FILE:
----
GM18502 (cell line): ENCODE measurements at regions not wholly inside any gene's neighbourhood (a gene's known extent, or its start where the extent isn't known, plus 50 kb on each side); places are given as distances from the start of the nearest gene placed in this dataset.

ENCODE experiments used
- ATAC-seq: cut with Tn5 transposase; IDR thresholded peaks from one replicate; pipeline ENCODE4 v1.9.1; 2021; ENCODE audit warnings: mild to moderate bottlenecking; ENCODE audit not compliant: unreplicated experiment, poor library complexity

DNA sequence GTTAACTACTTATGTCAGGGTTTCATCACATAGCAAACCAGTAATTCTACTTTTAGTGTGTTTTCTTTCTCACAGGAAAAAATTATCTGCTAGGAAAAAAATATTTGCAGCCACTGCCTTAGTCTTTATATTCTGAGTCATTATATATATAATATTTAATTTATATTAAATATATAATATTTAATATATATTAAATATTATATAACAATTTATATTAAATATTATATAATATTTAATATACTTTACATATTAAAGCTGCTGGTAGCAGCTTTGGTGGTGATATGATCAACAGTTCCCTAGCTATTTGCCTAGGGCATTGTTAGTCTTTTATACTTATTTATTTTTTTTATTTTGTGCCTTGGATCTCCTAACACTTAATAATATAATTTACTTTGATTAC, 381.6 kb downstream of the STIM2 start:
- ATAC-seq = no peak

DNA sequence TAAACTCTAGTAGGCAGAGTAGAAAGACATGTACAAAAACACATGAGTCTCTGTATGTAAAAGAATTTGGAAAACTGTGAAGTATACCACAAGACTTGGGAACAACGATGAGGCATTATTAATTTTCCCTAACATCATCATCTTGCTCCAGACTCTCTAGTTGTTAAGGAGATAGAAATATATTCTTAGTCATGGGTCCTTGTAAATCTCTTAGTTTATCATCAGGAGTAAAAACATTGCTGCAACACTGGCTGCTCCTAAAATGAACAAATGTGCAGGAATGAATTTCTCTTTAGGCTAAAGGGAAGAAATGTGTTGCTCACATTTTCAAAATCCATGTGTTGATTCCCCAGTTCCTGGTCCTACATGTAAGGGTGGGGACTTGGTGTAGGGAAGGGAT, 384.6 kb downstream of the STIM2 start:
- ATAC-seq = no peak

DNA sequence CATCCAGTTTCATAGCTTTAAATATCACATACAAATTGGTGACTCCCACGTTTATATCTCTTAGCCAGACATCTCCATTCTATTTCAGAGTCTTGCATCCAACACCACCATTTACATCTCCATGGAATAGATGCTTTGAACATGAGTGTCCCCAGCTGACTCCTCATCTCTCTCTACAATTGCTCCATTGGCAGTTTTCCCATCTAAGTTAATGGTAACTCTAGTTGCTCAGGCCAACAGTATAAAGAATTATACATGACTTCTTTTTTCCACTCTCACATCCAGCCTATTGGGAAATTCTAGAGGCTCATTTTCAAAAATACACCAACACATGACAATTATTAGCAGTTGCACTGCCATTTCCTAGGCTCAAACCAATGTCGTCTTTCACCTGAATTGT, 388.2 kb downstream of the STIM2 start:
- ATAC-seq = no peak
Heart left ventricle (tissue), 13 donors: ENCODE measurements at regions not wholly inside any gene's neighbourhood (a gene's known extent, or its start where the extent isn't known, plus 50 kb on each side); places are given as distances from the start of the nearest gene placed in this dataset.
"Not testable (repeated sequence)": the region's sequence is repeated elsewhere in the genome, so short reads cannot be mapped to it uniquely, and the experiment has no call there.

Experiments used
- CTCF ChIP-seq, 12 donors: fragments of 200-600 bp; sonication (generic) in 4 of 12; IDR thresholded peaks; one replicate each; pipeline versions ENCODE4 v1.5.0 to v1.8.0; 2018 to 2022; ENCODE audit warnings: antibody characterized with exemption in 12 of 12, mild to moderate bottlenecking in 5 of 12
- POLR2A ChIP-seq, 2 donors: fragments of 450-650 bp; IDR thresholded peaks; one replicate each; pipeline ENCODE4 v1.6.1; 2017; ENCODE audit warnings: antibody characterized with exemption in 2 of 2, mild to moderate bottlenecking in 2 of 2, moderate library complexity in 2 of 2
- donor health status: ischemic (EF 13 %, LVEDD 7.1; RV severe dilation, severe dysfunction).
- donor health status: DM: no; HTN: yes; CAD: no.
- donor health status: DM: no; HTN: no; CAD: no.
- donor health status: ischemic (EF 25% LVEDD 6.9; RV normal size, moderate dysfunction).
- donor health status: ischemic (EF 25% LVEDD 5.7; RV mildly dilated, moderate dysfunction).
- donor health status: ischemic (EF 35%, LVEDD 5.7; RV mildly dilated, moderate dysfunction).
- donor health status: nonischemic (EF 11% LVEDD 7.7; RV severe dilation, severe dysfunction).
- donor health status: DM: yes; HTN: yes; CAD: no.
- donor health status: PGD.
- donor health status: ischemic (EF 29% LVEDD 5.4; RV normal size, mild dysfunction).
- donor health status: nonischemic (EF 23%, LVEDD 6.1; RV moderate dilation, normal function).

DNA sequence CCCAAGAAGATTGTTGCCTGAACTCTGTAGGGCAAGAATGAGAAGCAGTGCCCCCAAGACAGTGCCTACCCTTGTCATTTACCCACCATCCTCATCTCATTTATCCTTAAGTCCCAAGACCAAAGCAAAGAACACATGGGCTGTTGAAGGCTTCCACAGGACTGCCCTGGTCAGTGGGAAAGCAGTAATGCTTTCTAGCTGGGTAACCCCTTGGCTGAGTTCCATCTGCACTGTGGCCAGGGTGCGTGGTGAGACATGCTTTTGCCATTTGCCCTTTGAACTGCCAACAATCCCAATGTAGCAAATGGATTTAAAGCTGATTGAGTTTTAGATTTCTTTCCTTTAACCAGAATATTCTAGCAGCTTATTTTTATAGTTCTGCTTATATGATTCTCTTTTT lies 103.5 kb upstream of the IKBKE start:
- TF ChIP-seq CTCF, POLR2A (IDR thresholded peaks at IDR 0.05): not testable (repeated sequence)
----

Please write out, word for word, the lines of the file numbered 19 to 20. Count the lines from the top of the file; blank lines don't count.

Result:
- donor health status: ischemic (EF 25% LVEDD 5.7; RV mildly dilated, moderate dysfunction).
- donor health status: ischemic (EF 35%, LVEDD 5.7; RV mildly dilated, moderate dysfunction).